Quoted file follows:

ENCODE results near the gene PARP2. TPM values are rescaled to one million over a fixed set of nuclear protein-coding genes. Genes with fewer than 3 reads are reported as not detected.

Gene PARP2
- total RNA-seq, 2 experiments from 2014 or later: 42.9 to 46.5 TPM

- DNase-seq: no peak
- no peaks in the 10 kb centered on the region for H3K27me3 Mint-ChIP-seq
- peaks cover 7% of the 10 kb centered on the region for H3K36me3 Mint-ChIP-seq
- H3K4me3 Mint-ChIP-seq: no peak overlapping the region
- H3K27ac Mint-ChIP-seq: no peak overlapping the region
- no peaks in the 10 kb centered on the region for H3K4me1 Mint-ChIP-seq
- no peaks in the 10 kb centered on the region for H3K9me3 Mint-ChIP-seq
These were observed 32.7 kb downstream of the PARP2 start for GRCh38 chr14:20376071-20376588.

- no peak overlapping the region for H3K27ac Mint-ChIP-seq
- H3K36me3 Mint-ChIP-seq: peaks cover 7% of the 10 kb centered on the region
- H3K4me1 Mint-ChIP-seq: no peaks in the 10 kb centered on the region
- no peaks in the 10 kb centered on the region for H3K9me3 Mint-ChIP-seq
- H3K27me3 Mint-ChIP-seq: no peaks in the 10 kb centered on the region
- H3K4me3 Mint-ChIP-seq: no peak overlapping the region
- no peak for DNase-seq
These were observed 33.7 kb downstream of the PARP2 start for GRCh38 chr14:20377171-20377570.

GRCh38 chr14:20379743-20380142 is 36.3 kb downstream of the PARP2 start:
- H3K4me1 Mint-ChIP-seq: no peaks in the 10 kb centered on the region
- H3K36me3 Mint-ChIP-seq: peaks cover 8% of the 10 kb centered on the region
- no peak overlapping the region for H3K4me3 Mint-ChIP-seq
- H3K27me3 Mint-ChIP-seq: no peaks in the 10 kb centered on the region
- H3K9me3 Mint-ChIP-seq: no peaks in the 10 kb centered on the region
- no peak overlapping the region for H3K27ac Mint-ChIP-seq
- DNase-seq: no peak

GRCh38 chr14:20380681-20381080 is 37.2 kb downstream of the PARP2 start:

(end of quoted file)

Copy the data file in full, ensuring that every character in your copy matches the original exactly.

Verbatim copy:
ENCODE results near the gene PARP2. TPM values are rescaled to one million over a fixed set of nuclear protein-coding genes. Genes with fewer than 3 reads are reported as not detected.

Gene PARP2
- total RNA-seq, 2 experiments from 2014 or later: 42.9 to 46.5 TPM

- DNase-seq: no peak
- no peaks in the 10 kb centered on the region for H3K27me3 Mint-ChIP-seq
- peaks cover 7% of the 10 kb centered on the region for H3K36me3 Mint-ChIP-seq
- H3K4me3 Mint-ChIP-seq: no peak overlapping the region
- H3K27ac Mint-ChIP-seq: no peak overlapping the region
- no peaks in the 10 kb centered on the region for H3K4me1 Mint-ChIP-seq
- no peaks in the 10 kb centered on the region for H3K9me3 Mint-ChIP-seq
These were observed 32.7 kb downstream of the PARP2 start for GRCh38 chr14:20376071-20376588.

- no peak overlapping the region for H3K27ac Mint-ChIP-seq
- H3K36me3 Mint-ChIP-seq: peaks cover 7% of the 10 kb centered on the region
- H3K4me1 Mint-ChIP-seq: no peaks in the 10 kb centered on the region
- no peaks in the 10 kb centered on the region for H3K9me3 Mint-ChIP-seq
- H3K27me3 Mint-ChIP-seq: no peaks in the 10 kb centered on the region
- H3K4me3 Mint-ChIP-seq: no peak overlapping the region
- no peak for DNase-seq
These were observed 33.7 kb downstream of the PARP2 start for GRCh38 chr14:20377171-20377570.

GRCh38 chr14:20379743-20380142 is 36.3 kb downstream of the PARP2 start:
- H3K4me1 Mint-ChIP-seq: no peaks in the 10 kb centered on the region
- H3K36me3 Mint-ChIP-seq: peaks cover 8% of the 10 kb centered on the region
- no peak overlapping the region for H3K4me3 Mint-ChIP-seq
- H3K27me3 Mint-ChIP-seq: no peaks in the 10 kb centered on the region
- H3K9me3 Mint-ChIP-seq: no peaks in the 10 kb centered on the region
- no peak overlapping the region for H3K27ac Mint-ChIP-seq
- DNase-seq: no peak

GRCh38 chr14:20380681-20381080 is 37.2 kb downstream of the PARP2 start: